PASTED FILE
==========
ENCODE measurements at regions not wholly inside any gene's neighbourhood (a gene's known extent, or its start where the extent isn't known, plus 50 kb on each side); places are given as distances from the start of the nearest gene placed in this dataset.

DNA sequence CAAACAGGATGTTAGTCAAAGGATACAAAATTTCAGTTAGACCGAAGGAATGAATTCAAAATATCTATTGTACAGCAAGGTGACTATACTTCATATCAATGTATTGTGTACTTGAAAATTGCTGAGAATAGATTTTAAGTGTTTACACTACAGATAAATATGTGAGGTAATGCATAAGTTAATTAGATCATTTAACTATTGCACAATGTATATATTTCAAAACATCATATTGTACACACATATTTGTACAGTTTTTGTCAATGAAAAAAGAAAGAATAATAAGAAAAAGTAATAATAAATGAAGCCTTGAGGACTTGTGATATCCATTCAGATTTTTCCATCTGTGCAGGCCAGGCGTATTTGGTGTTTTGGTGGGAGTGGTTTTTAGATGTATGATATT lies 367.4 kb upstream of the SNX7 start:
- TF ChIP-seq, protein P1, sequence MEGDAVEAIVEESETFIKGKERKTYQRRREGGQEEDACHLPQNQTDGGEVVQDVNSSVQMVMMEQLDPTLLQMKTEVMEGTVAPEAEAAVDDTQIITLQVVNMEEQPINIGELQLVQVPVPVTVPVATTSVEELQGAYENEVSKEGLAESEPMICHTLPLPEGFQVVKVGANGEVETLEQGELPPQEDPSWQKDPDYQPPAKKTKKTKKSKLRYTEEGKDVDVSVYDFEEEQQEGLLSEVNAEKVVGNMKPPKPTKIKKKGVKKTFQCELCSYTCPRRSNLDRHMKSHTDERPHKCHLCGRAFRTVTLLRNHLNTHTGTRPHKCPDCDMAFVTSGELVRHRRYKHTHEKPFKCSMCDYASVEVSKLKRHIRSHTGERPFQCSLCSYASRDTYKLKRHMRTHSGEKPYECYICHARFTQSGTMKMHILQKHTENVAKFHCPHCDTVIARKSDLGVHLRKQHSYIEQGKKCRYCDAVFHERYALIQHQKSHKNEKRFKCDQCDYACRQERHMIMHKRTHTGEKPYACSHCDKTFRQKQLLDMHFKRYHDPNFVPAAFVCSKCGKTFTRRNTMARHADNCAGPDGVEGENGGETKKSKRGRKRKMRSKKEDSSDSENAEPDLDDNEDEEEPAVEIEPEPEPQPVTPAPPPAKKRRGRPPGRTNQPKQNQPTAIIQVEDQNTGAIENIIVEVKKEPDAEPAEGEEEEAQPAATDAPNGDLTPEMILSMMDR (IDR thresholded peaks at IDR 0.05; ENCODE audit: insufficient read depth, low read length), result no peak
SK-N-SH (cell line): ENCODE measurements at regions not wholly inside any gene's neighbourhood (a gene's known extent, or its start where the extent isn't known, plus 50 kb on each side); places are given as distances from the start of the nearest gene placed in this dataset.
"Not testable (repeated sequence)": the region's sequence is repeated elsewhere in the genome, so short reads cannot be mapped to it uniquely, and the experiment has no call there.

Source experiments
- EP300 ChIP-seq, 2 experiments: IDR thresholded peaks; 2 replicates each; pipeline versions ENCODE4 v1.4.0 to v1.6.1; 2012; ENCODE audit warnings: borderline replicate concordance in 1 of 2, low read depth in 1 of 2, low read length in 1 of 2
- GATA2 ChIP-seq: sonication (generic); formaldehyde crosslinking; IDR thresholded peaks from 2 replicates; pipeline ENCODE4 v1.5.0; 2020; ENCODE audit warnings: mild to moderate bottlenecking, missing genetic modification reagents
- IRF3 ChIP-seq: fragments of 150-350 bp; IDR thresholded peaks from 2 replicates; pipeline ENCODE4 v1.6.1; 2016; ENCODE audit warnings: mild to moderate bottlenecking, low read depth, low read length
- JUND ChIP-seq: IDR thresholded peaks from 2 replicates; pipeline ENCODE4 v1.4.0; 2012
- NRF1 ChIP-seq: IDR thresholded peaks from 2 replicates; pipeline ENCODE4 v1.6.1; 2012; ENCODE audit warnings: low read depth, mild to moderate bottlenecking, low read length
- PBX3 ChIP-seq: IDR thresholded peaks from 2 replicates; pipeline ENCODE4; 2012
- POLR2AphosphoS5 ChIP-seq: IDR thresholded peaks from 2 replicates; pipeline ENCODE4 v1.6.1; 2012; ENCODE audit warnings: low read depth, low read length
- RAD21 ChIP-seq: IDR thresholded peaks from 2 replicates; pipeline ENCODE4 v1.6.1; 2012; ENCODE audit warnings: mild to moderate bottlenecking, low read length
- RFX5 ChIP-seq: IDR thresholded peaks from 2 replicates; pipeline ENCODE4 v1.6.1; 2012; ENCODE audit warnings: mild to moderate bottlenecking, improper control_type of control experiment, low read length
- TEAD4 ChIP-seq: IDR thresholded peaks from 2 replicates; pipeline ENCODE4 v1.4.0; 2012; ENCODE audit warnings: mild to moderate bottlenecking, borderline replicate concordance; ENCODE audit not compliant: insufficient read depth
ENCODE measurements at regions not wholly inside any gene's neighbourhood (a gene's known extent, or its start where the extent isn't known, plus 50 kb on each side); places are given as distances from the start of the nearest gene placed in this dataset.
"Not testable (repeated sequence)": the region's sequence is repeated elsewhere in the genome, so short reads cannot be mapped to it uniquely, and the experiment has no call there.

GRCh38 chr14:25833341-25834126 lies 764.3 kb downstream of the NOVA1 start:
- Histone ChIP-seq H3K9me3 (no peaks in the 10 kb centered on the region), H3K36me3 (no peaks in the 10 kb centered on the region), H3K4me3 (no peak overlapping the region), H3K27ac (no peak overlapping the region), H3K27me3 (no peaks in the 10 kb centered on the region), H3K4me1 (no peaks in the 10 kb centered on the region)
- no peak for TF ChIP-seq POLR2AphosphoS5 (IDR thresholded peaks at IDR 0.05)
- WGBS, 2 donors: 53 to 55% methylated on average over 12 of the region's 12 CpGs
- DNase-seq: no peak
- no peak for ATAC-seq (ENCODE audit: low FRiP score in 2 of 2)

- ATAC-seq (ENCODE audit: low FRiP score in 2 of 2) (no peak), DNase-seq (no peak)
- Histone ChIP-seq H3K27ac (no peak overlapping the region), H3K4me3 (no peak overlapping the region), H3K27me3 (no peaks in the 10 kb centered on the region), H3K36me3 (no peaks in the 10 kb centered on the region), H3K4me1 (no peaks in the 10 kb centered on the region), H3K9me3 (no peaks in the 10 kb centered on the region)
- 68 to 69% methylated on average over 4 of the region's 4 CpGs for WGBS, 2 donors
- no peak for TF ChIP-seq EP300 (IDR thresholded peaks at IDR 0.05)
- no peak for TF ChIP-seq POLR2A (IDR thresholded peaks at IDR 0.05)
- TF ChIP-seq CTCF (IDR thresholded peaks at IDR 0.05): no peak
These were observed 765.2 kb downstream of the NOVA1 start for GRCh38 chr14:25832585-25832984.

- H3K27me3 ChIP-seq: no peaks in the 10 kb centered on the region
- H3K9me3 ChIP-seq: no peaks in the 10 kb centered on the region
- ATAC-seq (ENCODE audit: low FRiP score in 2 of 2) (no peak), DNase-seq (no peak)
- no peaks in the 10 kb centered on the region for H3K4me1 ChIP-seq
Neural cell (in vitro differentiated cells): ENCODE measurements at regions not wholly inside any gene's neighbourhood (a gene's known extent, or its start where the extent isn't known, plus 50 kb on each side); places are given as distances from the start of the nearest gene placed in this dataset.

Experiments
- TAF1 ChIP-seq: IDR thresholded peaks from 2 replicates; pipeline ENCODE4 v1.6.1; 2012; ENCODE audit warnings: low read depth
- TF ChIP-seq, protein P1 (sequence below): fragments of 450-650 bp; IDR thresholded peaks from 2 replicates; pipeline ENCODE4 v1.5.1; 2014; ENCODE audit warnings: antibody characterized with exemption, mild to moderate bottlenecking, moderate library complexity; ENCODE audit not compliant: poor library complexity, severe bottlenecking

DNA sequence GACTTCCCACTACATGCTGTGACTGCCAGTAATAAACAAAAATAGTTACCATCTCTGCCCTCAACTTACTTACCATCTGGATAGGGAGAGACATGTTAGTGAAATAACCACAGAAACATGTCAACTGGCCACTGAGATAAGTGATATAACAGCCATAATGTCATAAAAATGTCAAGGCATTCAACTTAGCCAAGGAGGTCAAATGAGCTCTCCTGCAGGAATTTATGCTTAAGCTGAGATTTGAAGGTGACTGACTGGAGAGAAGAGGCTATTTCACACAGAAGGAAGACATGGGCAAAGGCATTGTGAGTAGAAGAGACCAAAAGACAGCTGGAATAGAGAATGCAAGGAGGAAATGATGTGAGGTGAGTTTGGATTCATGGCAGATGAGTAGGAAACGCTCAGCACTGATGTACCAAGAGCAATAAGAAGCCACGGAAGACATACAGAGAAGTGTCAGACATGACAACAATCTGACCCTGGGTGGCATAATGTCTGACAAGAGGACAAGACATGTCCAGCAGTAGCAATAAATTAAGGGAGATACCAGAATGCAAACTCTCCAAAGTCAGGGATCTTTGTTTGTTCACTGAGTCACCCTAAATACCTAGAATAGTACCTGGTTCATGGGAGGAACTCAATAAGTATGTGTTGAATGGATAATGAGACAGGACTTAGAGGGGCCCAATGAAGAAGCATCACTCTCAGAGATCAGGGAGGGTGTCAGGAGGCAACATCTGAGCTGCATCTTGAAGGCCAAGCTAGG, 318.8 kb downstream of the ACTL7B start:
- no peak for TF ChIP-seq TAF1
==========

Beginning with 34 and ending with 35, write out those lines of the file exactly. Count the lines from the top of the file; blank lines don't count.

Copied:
- ATAC-seq (ENCODE audit: low FRiP score in 2 of 2) (no peak), DNase-seq (no peak)
- no peaks in the 10 kb centered on the region for H3K4me1 ChIP-seq